India's dominant services industry returned to growth in February for the first time in four months as demand slowly recovers after the government's cash crackdown late last year, a private business survey showed on Friday
India's dominant services industry returned to growth in February for the first time in four months as demand slowly recovers after the government's cash crackdown late last year, a private business survey showed on Friday (March 03).
The Nikkei/IHS Markit Services Purchasing Managers' Index rose to 50.3 in February from 48.7 in January, marginally above the 50-mark that separates growth from contraction.
The index slumped to a near-three year low in November after Prime Minister Narendra Modi's surprise decision to outlaw old 500 and 1,000 rupee banknotes to crack down on "black money" and tax evasion.
The decision sucked 86 per cent of cash out of circulation, and everyone from street hawkers to big consumer goods firms suffered a slump in sales.
A sister survey on Wednesday showed manufacturing activity also expanded further in February, though at a lackluster pace.
Service providers reported new business grew for the first time since October. Though the expansion was modest, they were able to raise their prices to partly offset rising costs.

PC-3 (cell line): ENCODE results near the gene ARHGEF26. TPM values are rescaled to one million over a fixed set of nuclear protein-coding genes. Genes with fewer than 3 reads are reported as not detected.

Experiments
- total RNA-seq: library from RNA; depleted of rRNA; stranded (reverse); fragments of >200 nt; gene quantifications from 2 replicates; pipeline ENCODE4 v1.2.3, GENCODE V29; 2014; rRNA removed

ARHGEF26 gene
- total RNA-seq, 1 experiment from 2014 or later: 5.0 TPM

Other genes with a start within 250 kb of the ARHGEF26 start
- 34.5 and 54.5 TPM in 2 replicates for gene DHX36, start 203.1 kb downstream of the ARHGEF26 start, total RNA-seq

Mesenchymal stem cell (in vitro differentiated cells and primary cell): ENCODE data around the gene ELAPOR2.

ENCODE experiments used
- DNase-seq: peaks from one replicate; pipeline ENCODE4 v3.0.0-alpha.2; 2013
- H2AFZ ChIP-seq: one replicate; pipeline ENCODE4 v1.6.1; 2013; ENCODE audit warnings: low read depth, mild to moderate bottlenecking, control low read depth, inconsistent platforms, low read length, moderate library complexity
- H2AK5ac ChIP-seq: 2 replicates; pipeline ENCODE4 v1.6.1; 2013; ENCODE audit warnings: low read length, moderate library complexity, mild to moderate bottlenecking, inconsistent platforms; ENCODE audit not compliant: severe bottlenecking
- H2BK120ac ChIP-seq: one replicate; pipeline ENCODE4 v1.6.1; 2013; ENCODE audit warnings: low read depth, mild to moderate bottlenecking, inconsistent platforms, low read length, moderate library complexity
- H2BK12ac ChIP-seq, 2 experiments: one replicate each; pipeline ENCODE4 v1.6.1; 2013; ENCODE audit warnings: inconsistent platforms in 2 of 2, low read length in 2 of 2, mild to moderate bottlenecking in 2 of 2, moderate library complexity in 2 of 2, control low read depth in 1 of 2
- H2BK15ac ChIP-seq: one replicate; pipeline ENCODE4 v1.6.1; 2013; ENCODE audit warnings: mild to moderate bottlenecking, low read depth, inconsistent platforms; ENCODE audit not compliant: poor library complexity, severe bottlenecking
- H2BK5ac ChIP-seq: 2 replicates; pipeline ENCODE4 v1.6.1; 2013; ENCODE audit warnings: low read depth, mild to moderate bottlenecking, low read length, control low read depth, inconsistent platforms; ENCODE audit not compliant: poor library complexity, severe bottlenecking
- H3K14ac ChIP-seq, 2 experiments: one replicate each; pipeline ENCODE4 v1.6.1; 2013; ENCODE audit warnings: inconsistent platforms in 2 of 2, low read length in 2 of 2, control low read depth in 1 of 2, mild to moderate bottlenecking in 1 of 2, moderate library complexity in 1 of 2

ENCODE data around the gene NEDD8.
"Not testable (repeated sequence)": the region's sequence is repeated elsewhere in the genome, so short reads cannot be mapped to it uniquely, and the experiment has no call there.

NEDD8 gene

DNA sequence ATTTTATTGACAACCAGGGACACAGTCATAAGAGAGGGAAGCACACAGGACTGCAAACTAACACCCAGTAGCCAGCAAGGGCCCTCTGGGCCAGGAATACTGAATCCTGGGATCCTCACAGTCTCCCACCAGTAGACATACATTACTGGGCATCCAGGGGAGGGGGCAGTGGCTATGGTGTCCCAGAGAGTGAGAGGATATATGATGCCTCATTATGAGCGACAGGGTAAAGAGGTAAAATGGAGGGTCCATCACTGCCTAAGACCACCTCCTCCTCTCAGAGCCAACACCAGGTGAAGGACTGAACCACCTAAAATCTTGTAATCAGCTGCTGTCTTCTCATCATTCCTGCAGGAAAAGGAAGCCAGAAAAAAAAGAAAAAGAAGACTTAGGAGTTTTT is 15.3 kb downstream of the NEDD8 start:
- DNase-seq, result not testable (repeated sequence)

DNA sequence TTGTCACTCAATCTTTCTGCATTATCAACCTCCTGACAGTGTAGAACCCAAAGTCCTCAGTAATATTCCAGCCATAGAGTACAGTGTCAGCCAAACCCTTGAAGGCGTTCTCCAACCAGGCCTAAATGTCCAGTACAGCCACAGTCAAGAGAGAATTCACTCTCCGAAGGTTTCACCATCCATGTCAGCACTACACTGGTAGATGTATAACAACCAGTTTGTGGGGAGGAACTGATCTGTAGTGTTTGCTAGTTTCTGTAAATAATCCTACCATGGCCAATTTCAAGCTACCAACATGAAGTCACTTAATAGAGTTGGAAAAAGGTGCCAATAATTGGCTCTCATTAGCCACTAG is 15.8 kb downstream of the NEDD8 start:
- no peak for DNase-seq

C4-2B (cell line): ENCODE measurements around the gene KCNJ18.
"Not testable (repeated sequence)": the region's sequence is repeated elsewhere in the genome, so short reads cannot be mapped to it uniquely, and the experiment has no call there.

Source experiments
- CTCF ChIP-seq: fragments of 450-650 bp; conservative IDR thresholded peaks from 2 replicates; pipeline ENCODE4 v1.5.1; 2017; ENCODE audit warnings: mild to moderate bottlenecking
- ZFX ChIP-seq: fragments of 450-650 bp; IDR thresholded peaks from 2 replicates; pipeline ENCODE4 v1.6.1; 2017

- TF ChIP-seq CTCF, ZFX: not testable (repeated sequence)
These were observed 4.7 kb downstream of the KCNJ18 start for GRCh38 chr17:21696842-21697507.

The turnaround in business activity came as businesses recovered from the demonetization-related disruptions seen in the previous three months, wrote Pollyanna De Lima, economist at IHS Markit, in a note.
"Nevertheless, growth rates were mild at best and far from their historical averages."
Despite expectations that the cash crunch would exact a heavy toll on the economy, government data earlier this week showed India's economy still grew 7.0 per cent in the December quarter from a year earlier, slowing from the previous quarter but not as sharply as some had expected.
That has raised questions about the quality of government data, and prompted economists to look to other measures to gauge the strength of activity.
"So far, firms are doubtful about the sustainability of the economic recovery," De Lima said. "It is still too early to state that expansion rates will climb to their trend levels in the near term."
Doubts over the strength of the economic recovery and rising prices are also likely to further reinforce the Reserve Bank of India's latest move to hold interest rates steady and change its policy stance to neutral from accommodative.